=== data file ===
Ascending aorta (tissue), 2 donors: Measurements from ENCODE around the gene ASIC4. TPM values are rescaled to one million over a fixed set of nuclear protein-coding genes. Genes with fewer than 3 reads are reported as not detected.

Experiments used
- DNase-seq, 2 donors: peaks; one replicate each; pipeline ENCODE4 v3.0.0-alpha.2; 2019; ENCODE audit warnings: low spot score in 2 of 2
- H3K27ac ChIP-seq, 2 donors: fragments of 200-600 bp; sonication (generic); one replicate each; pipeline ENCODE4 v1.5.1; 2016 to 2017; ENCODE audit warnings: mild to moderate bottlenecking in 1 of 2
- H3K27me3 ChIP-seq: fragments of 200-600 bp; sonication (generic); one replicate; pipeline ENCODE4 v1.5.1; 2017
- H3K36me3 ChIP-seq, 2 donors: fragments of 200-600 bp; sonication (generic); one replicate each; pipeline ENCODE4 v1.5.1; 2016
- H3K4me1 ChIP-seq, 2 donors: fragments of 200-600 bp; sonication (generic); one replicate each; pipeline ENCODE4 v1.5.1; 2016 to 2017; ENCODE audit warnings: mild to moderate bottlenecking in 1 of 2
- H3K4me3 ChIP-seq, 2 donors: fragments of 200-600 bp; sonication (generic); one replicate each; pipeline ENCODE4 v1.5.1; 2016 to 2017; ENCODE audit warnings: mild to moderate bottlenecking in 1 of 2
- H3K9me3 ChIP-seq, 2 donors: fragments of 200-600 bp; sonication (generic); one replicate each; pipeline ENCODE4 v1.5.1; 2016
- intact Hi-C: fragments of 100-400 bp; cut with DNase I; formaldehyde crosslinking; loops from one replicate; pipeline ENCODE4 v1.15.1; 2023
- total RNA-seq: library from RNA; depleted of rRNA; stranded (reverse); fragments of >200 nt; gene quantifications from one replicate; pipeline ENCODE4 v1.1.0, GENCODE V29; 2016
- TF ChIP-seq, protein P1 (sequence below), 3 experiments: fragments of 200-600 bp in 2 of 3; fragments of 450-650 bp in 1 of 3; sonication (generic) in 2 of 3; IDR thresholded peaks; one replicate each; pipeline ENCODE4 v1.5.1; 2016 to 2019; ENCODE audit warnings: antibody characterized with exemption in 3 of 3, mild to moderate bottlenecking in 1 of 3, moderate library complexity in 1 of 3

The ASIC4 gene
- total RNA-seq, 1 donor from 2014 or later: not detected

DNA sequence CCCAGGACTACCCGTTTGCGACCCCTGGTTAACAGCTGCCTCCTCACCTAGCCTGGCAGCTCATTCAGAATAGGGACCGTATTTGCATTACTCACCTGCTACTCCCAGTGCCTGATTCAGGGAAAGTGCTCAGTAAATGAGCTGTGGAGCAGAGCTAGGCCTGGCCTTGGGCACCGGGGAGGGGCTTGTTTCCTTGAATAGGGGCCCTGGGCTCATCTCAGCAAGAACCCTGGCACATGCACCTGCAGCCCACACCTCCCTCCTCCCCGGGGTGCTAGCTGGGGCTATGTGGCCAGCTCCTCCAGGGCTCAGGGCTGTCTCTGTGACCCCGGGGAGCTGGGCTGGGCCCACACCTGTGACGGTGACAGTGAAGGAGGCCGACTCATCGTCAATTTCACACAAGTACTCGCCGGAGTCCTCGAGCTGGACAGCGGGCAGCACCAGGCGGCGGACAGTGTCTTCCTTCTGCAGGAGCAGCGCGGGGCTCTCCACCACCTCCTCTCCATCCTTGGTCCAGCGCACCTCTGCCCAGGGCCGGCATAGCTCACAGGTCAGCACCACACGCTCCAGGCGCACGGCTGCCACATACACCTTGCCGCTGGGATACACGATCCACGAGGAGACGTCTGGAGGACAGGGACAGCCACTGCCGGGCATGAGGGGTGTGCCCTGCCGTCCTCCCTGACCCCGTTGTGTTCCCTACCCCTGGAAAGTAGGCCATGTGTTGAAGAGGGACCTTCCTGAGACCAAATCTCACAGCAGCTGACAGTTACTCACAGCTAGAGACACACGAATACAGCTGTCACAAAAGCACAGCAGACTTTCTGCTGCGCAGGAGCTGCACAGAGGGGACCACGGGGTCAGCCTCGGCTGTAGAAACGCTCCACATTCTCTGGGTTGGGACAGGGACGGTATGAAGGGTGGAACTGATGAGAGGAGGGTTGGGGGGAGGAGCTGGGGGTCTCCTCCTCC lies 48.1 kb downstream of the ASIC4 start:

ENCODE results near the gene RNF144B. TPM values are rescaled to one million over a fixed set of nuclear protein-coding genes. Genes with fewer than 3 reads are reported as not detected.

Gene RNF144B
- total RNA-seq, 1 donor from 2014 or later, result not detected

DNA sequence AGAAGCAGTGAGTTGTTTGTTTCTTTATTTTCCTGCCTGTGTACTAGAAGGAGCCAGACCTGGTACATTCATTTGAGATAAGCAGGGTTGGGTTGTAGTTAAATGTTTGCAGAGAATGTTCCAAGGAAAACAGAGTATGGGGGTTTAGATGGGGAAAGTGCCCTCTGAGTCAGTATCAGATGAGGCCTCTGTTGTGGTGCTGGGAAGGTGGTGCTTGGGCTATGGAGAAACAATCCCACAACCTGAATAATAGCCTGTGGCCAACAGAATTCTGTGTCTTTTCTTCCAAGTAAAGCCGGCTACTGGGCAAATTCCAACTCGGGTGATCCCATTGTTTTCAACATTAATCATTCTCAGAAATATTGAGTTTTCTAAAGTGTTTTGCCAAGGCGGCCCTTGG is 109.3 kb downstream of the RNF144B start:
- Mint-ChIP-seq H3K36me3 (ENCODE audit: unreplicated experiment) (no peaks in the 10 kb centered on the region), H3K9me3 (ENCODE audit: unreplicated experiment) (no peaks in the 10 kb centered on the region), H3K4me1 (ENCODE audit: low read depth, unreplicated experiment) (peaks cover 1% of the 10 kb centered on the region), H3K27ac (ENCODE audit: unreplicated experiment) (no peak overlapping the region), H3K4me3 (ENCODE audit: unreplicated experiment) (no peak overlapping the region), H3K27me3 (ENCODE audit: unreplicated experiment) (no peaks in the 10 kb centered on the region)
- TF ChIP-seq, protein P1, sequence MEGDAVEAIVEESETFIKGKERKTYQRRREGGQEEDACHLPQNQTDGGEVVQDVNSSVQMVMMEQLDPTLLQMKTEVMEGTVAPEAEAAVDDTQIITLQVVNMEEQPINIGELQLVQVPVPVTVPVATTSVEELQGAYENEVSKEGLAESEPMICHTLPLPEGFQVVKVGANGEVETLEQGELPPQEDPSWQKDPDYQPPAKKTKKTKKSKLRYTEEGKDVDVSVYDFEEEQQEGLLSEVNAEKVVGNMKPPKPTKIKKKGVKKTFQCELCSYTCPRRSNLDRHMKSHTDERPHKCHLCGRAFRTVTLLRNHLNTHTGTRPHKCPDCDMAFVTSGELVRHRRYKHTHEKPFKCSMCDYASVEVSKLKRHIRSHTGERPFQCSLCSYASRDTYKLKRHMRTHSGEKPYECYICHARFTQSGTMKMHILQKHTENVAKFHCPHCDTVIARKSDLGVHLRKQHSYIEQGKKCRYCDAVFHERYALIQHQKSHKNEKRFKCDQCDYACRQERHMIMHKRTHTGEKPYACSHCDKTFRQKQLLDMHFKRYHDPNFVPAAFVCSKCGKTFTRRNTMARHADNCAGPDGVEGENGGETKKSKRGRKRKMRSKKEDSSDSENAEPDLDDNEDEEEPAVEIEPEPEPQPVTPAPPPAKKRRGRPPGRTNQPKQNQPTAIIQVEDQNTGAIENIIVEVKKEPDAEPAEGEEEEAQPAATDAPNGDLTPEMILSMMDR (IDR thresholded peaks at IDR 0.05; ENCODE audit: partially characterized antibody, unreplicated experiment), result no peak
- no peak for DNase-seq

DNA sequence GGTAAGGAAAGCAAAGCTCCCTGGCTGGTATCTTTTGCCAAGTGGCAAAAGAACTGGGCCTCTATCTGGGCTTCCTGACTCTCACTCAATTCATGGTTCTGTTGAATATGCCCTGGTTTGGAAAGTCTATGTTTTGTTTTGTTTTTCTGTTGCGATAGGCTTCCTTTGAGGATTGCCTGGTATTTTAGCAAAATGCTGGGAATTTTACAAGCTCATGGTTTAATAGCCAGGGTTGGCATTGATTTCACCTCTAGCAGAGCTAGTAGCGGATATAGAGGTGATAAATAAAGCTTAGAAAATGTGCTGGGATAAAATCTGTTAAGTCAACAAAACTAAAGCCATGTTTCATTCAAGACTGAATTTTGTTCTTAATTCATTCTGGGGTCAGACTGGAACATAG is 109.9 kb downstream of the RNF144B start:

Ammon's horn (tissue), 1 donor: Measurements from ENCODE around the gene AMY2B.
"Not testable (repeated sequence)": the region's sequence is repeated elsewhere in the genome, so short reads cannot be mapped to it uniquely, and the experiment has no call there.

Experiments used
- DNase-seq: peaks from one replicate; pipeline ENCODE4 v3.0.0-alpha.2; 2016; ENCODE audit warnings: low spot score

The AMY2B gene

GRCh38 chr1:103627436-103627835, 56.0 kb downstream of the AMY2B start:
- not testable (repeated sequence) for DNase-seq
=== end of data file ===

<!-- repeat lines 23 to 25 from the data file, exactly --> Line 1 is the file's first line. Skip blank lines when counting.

DNA sequence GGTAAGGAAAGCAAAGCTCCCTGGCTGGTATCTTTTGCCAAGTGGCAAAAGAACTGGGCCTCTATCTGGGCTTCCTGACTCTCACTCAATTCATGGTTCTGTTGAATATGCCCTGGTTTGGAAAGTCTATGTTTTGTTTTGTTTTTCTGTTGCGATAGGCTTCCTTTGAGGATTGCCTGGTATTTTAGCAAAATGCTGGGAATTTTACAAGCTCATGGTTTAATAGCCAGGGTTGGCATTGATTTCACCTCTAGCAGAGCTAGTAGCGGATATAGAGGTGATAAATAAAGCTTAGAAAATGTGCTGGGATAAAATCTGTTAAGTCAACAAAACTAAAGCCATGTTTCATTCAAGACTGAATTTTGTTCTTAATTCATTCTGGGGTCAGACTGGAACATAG is 109.9 kb downstream of the RNF144B start:

Ammon's horn (tissue), 1 donor: Measurements from ENCODE around the gene AMY2B.
"Not testable (repeated sequence)": the region's sequence is repeated elsewhere in the genome, so short reads cannot be mapped to it uniquely, and the experiment has no call there.